"There aren't any sidewalks in our area so walking at any hour is a risk" -Resident of Clinton
LAND USE & BUILT ENVIRONMENT
The built environment falls within the traditional definition of environmental health but this definition continues to expand as we see the landscape of where one lives and works influencing their behaviors and quality of life. Key structural features like sidewalks, trees, parks, and roads that are pedestrian friendly tend to influence a healthier and more physically active lifestyle. The community survey assessed resident perception on land development, abandoned commercial sites, green space, and access to public transportation, sidewalk conditions, and sidewalk availability.
Land development, although positive for economic development and vibrancy throughout a neighborhood, can have an adverse impact on the amount of green space. About 21% of residents surveyed indicated that land development had a major effect on their health while 19% of residents indicated there was too much land development.
Approximately 26.9% residents indicated that abandoned commercial properties had a major impact on their health. Zone 3 (Akron) exhibited higher rates of impact with 42.3% of residents in Akron indicating that abandoned commercial properties have a negative impact on their health.
The Akron Metro Regional Transit Authority services most of Summit County and provides residents transportation access to resources like grocery stores, medical facilities, educational institutions, and different areas throughout the county. Not all areas have easy access to public transportation. Approximately 7% of residents surveyed indicated that not having public transportation near them was a serious problem. Approximately 19% of residents in Zone 1 (Northern Summit County) showed a higher percentage of lack of public transportation being a serious problem. Because this section borders the greater Cleveland Metropolitan Area we can deduce that those residents could mean both in-county and out-of-county public transportation.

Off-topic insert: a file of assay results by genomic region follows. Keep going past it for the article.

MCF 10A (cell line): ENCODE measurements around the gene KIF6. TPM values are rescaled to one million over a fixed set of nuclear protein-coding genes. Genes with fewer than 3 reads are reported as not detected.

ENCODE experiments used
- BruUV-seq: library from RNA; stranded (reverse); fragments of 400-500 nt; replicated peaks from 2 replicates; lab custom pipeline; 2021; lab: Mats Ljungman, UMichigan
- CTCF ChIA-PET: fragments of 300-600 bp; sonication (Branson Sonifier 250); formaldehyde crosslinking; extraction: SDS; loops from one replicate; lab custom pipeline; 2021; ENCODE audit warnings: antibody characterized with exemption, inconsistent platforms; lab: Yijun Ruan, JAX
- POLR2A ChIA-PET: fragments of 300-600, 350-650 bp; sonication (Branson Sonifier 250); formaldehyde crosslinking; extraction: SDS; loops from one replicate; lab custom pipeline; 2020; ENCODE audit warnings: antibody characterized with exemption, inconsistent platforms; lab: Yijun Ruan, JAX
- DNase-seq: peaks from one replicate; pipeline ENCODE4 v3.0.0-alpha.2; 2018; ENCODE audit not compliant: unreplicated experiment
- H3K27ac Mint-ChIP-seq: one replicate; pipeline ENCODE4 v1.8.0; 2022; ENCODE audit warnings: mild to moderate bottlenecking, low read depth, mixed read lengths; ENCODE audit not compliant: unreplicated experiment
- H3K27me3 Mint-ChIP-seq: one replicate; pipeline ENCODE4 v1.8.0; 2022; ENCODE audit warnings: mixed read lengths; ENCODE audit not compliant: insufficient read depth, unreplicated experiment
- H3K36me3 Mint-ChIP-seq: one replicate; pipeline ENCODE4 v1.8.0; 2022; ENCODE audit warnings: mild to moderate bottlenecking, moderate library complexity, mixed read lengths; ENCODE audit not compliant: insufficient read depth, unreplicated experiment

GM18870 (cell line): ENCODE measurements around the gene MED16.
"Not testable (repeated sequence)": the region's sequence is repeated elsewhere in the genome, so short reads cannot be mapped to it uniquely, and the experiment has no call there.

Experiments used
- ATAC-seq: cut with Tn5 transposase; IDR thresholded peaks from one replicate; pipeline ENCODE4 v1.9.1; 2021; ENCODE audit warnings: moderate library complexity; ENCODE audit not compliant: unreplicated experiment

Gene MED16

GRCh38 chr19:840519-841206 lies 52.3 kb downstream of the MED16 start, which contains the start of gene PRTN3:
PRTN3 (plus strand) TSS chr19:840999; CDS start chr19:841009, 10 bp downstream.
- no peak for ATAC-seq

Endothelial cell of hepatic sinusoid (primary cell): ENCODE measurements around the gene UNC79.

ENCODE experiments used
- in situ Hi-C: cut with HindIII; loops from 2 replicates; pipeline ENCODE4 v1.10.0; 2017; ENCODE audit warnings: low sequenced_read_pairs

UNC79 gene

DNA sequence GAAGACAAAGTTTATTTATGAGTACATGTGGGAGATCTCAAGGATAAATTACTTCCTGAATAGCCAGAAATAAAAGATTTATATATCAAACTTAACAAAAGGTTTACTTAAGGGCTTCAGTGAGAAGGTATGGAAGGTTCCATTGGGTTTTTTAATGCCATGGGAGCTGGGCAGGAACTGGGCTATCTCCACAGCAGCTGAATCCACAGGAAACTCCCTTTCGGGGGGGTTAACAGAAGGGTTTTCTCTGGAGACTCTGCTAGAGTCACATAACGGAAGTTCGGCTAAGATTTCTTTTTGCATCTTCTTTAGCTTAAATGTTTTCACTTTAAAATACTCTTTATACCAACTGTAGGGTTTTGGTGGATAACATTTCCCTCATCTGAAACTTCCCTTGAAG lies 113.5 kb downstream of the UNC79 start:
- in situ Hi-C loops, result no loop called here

Sidewalks not only act as a piece of infrastructure for safety, but also promote physical activity and encourage a pedestrian-friendly community. The concept of built environment looks at sidewalks within the lens of safety and community culture as it relates to physical activity. The survey assessed both the availability of sidewalks and the conditions of sidewalks. While not all communities have or desire sidewalks, in communities where there is a pedestrian-friendly landscape the conditions of the sidewalk are important for safety. Approximately 23% of residents surveyed indicated that the availability of sidewalks is a serious problem while 14% indicated the conditions of the sidewalks are a serious problem. Many of the comments throughout the survey indicated sidewalk conditions and the lack thereof as an issue and safety being a major concern.
Physical activity is important to not only improving, but maintaining optimal quality of life. Recreational structures, both indoors and outdoors, provide opportunity for people to engage in physical activity. The survey assessed the quantity of indoor recreation facilities (e.g., gyms, community centers, pools) and outdoor recreation facilities (e.g., parks, trails, pools). Approximately 9% of residents surveyed noted that there were too few indoor recreation facilities and that it was a serious problem. There are approximately 97 indoor fitness clubs in Summit County and 122 indoor swimming pools.
Outdoor recreation facilities encompass many different types of facilities. In Summit County there are 11 golf courses, 12 public beaches, 168 outdoor pools, 4 RV Park Facilities, and 6 resident camps. In addition to these specialty outdoor recreation facilities, there are traditional parks which may include bike paths and trails within each. In Summit County there are four types of parks: municipal, metro, state, and national. Summit County has 229 municipal parks with the majority of them being in larger cities like Akron, Barberton, Cuyahoga Falls, and Hudson. Summit County is home to Summit Metro Parks which is a 14,100 acre area with 16 parks. Summit Metro has approximately 125 miles of trails, 34 miles of the Bike and Hike Trail and approximately 22.4 miles of the Ohio and Erie Canal Towpath Trail. According to the American Community Survey, there are approximately eight state parks, forests, nature preserves, and wildlife areas totaling over 2,600 acres. Cuyahoga Valley National Park is the only national park with portions of its land in Summit County.
SOLID WASTE & SUSTAINABILITY
Reducing waste through recycling is vital to sustaining a healthy environment. When waste is reused and recycled, the burdens on the landfills are reduced. Residents were asked about the quantity of recycling facilities. Approximately 35% of residents indicated there are not enough recycling facilities. While most municipalities offer some form of recycling, residents that live in multi-unit housing may not have access to recycling. Approximately 9% of residents surveyed indicated not having recycling available to them is a serious problem.
Data Source: Summit ReWorks